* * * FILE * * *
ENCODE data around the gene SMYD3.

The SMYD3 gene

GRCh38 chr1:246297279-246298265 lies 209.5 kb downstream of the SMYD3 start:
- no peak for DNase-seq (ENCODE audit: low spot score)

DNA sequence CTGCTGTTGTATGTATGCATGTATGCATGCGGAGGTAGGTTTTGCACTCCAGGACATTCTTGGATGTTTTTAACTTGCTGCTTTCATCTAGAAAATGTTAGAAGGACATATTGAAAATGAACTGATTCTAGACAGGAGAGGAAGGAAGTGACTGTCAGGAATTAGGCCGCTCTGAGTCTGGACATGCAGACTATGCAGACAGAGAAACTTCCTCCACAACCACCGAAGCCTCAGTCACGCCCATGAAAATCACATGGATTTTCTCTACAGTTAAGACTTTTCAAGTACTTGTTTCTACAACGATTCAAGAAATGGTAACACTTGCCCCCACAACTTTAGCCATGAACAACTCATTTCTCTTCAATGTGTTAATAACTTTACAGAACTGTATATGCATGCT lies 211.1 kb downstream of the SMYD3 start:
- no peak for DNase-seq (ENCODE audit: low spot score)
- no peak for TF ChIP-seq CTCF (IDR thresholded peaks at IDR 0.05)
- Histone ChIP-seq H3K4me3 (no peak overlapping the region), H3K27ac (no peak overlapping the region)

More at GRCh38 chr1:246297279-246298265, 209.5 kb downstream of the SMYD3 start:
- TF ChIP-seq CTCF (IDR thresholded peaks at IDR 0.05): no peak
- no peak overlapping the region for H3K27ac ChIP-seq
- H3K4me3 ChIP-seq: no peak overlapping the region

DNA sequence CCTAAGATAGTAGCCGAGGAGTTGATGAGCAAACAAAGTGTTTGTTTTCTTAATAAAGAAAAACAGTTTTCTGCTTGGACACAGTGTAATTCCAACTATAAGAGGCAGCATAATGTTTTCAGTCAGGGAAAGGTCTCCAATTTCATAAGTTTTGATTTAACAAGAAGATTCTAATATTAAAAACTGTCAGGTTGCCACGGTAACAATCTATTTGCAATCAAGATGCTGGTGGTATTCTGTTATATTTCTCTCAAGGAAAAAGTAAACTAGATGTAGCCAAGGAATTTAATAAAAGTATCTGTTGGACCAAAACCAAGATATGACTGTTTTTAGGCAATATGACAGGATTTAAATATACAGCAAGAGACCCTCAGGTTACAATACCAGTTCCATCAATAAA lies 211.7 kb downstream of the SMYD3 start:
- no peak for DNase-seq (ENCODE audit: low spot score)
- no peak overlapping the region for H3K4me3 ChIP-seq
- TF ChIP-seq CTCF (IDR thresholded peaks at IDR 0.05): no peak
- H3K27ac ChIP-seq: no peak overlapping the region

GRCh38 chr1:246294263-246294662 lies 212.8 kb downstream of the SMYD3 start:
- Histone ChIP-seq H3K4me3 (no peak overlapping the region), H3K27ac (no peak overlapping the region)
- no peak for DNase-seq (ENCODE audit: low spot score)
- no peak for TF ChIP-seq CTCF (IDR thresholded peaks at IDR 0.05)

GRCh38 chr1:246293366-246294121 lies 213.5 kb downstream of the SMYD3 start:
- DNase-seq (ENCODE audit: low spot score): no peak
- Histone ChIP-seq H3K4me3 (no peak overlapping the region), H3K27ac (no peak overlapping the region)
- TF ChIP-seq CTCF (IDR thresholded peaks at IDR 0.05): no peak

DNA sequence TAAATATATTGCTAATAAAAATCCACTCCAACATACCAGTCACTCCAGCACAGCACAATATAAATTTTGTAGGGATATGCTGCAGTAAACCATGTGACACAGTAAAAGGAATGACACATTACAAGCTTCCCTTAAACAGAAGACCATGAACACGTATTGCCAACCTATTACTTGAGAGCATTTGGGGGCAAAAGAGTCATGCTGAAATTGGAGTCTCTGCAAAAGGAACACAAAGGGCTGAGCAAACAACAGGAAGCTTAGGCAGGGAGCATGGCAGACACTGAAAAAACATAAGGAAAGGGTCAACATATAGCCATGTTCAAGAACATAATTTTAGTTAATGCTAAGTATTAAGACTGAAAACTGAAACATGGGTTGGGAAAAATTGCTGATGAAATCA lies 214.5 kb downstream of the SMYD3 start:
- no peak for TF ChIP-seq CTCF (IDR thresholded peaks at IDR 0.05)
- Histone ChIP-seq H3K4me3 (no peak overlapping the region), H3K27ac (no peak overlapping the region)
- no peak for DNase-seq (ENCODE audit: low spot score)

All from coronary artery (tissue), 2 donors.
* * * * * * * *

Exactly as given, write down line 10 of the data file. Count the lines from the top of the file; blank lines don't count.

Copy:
- TF ChIP-seq CTCF (IDR thresholded peaks at IDR 0.05): no peak